Work began on cutting the straight canalised, man-made New River Ancholme in the 17th century as part of a scheme to improve the drainage of the Ancholme Valley and to provide a navigable waterway. It took 200 years to complete. Once a proud river, you can see the original River Ancholme – a tributary of the Humber Estuary – meandering along the valley, although for most of its length it is now a simple field drain. Like its predecessor, the New River Ancholme has maintained a distinctly rural character, dominated by arable cultivation, isolated farms and woodlands.


Alight the bus at South Ferriby and walk along Sluice Road to Ferriby Sluice, a scheduled ancient monument. Built in 1842-4 by engineer Sir John Rennie as part of his improvement scheme for the Ancholme, it is a complex structure of drainage sluices with a sea lock for boats.
Turn left and pass the moored pleasure craft along the east side of the river. Many species of wild flowers find sanctuary around the mooring stages, including several locally scarce species such as marsh woundwort, meadow rue and hemp agrimony.
As you approach Horkstow Bridge, overhanging hawthorn trees flank the narrow path. Dating from 1834, the bridge is one of the earliest intact suspension bridges in the country, and it the only one known to have been designed by Sir John Rennie.

A field path now leads to the wrought iron single span Saxby Bridge which is surrounded by carr land, an ancient term once used to describe semi-wooded, low-lying land, liable to flooding.
The route leads you back by the river’s edge. The bankside cover of scrub and reedbed hosts nesting mallards, great crested grebes, coots, waterhens, reed buntings, and sedge and reed warblers. Pass under a railway bridge and the first of two pumping stations where you may see lapwings and buzzards.

From the railway bridge, note the woods that dominate the western skyline, forming part of the largest woodland complex in north Lincolnshire. The route passes by Broughton Bridge, an inverted suspension bridge with the wooded deck suspended on wrought iron rods from the pair of arched iron ribs spanning the river. From here to Castlethorpe Bridge, small, shallow bays have been excavated along the west bank as part of a conservation scheme to create wildlife habitats. The pleasing solitude here is shattered by the sound of traffic as you approach the concrete flyover that carries the M180 over the river.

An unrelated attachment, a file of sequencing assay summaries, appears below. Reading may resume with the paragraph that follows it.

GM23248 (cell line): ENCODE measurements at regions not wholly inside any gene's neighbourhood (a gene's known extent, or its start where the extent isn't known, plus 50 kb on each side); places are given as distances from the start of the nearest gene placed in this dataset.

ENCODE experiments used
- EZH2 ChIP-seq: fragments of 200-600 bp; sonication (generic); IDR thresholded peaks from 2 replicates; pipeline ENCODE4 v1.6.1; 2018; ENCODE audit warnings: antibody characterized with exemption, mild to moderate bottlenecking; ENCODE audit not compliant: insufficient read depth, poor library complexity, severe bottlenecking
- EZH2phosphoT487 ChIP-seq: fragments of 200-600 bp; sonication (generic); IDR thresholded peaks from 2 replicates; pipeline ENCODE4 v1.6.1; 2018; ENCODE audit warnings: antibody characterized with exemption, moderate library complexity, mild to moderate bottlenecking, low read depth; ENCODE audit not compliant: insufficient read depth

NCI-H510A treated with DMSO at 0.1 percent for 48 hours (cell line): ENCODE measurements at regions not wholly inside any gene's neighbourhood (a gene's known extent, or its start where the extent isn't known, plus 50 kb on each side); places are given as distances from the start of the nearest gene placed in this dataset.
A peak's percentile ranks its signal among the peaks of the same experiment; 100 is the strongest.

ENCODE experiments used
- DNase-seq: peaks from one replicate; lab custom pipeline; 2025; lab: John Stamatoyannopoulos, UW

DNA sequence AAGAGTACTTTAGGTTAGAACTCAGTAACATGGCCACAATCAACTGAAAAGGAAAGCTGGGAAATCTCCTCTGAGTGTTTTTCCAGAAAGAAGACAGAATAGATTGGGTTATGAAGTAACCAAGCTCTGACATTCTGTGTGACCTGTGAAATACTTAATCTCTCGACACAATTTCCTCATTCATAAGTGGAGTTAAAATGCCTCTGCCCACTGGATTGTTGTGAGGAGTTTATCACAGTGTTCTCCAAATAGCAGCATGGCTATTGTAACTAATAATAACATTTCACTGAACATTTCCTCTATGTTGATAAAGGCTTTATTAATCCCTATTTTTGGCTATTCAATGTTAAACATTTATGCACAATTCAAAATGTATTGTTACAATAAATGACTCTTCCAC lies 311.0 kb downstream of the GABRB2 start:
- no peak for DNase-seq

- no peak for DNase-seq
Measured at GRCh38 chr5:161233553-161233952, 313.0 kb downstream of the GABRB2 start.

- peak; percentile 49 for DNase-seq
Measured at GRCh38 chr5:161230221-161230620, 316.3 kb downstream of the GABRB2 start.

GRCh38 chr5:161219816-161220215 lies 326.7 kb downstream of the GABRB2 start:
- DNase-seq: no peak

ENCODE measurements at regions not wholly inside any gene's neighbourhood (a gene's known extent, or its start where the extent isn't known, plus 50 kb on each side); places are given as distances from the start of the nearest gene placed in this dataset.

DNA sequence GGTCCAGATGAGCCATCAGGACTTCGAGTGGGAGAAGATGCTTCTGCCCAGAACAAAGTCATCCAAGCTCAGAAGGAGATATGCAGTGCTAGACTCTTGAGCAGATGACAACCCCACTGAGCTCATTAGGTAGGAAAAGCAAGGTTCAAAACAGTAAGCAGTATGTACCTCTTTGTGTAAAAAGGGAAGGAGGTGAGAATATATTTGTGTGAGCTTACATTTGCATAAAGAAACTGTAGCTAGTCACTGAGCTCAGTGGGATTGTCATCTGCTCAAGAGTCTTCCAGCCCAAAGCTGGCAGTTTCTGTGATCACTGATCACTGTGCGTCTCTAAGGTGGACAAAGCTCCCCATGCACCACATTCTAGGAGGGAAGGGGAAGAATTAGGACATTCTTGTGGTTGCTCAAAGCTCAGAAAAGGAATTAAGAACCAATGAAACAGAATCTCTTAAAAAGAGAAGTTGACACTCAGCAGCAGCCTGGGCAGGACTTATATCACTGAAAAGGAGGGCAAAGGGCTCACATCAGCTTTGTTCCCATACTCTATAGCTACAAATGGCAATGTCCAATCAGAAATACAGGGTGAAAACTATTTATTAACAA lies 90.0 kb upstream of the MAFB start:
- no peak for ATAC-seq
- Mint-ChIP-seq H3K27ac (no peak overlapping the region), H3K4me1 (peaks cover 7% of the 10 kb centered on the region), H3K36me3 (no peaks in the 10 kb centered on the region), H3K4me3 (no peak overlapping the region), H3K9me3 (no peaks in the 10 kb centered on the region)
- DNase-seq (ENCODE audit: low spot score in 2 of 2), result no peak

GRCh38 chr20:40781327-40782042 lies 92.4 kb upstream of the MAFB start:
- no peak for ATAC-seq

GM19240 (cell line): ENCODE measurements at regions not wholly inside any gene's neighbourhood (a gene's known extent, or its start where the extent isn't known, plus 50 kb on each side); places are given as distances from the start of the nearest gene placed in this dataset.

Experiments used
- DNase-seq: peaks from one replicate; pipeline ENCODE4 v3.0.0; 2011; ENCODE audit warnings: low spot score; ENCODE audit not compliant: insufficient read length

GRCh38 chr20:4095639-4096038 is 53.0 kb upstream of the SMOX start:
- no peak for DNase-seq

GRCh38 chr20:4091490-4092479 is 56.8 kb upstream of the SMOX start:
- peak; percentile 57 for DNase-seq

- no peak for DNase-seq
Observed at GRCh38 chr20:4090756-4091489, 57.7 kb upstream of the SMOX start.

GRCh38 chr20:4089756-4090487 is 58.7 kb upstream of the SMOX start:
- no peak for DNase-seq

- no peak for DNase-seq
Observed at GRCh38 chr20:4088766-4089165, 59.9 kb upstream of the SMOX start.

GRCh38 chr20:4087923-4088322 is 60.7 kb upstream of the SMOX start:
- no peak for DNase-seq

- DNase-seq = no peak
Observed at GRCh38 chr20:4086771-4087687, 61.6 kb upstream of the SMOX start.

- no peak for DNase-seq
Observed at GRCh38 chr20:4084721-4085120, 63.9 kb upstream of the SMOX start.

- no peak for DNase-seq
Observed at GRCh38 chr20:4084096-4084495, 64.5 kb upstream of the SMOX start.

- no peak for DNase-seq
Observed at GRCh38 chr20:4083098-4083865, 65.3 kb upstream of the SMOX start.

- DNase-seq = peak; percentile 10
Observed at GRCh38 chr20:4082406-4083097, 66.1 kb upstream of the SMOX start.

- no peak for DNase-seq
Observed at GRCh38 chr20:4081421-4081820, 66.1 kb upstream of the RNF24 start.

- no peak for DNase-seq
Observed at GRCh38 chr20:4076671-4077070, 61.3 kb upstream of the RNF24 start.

Beyond the flyover the river splits in two. Follow the footpath left by the original River Ancholme on its original course through the centre of Brigg. The New River Ancholme flows almost straight through some of the former industrial areas of the town. The two rivers create an island in the centre of Brigg, known locally as Island Carr. At the County Bridge, turn left into Market Place. Straight ahead is the tourist information centre. Turn left through Coney Court, back to
the car park.

Photograph: © Copyright Ashley Lightfoot and licensed for reuse under this Creative Commons Licence

Useful Information

This linear walk follows level, grassed stretches of riverside path, field boundaries
and tarmac.

BY CAR: Brigg is easily accessible off the M180, west of the A15 to Humber Bridge.
BY PUBLIC TRANSPORT: Stagecoach 450 service leaves Brigg at 0905 and various other staggered times from Brigg Cary Lane, at the back of the Old Courts Road car park.

Country Cottage
10 College Yard, Brigg
DN20 8JL
01652 657486

Brigg Deli Diner
13 Wrawby Street, Brigg
DN20 8JH
01652 655822

Elsham Hall Gardens and Country Park, Brigg
01652 688698
Open weekends Easter-Sept, including bank holidays; every day during school holidays and for groups by appointment.


Brigg Tourist Information Centre
The Buttercross, Market Place, Brigg DN20 8ER
01652 657053